Low HDL-C concentration is a well-established risk factor for cardiovascular disease, but there is evidence that high HDL-C levels do not always confer cardiovascular risk protection. A rare genetic variant found in a specific molecule known as scavenger receptor class B type 1 (SR-BI) was reported in association with HDL-C concentration greater than 95 milligrams per deciliter (mg/dL) and higher risk of heart disease [41]. An analysis of two prospective population-based studies in Denmark identified a U-shaped associated between all-cause mortality and HDL-C concentration, with the optimal levels for lowest mortality at 73 mg/dL in men and 93 mg/dL in women [42]. As can be seen in Fig. 1, a substantial number of participants in our research with a generally accepted elevated IAF >100 cm2 had higher HDL-C concentrations, and thus were at higher risk for other metabolic complications associated with excess visceral fat that might obviate potential benefits of high HDL-C.
The strengths of the present study include direct CT measurements of fat depots that provided an accurate assessment of fat areas at the regions of interest. To our knowledge, this is the first study that has examined the shape of the association between visceral adiposity and HDL-C concentration, finding it to be a non-linear relationship. However, our study has several limitations. First, since this study focused entirely on Japanese-Americans, whether the findings would be the same in other Asian or non-Asian populations is unknown. Second, the present findings should be qualified given the observational nature of our study design, which precludes conclusions about causality. In addition, as is true for all observational research, it is possible that unknown confounding factors may be responsible for the associations noted between HDL-C concentration and adiposity or insulin resistance identified in this study. We also did not consider HDL-C function or further characterize its structure.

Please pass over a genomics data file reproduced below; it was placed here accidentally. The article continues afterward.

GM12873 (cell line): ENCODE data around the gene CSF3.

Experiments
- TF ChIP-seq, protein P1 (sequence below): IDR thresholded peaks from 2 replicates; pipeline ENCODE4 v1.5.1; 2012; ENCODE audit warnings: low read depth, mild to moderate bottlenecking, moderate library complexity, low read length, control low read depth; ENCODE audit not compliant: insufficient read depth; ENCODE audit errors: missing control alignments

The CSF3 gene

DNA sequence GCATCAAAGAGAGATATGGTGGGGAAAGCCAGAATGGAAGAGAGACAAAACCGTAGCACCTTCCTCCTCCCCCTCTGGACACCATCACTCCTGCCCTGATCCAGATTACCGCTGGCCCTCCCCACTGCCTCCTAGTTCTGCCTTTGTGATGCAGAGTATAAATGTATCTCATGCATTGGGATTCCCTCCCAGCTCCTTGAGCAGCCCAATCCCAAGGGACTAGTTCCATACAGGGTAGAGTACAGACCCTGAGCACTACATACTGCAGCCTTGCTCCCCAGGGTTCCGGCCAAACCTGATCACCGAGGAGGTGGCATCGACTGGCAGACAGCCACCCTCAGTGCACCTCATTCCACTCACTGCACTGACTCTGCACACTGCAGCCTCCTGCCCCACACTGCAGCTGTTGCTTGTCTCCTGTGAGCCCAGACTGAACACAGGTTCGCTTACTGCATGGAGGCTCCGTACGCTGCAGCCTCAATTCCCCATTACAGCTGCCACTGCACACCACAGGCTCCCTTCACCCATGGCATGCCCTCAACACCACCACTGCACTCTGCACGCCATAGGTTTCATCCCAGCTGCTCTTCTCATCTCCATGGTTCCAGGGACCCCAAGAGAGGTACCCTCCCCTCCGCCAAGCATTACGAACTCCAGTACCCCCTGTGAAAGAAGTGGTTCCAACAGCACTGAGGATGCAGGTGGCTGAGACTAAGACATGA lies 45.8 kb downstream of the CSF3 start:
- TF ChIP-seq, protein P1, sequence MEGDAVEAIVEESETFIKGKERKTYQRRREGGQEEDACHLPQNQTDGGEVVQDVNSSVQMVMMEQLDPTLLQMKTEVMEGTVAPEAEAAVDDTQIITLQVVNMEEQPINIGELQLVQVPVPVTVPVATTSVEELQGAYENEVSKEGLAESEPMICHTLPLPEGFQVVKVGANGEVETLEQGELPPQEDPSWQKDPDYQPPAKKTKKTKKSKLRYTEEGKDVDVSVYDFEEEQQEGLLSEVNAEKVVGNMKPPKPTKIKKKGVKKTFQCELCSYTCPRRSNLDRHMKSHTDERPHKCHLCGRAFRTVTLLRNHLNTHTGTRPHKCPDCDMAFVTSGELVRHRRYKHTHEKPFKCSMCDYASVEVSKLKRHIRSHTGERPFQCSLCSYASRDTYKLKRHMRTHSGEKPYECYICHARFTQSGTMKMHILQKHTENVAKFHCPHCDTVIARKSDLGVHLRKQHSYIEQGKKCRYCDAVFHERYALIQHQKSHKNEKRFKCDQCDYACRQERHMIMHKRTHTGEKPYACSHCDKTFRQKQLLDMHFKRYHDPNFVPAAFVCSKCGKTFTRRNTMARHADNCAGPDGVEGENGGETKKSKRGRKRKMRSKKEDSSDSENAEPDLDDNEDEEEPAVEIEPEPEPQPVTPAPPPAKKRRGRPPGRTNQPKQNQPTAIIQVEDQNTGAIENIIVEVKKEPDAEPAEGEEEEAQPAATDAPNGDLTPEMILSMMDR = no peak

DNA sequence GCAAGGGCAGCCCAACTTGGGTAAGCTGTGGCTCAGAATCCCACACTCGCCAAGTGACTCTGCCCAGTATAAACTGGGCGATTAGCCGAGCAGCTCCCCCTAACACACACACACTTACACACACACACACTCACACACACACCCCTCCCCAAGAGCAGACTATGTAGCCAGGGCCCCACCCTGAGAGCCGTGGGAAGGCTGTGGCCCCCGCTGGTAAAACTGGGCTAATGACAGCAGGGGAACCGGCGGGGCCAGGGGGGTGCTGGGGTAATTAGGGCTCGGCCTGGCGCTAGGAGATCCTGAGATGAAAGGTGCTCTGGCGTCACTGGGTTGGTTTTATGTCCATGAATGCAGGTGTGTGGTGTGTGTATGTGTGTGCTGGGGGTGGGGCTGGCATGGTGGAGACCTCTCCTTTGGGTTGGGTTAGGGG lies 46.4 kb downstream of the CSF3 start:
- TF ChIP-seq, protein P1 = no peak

In conclusion, the present study provides evidence that the association between IAF and HDL-C concentrations is non-linear in Japanese-American men and women. The implication of this finding is that it argues that the role of visceral fat in dyslipidemia is more complicated than previously imagined and will require further investigation.

ACKNOWLEDGMENTS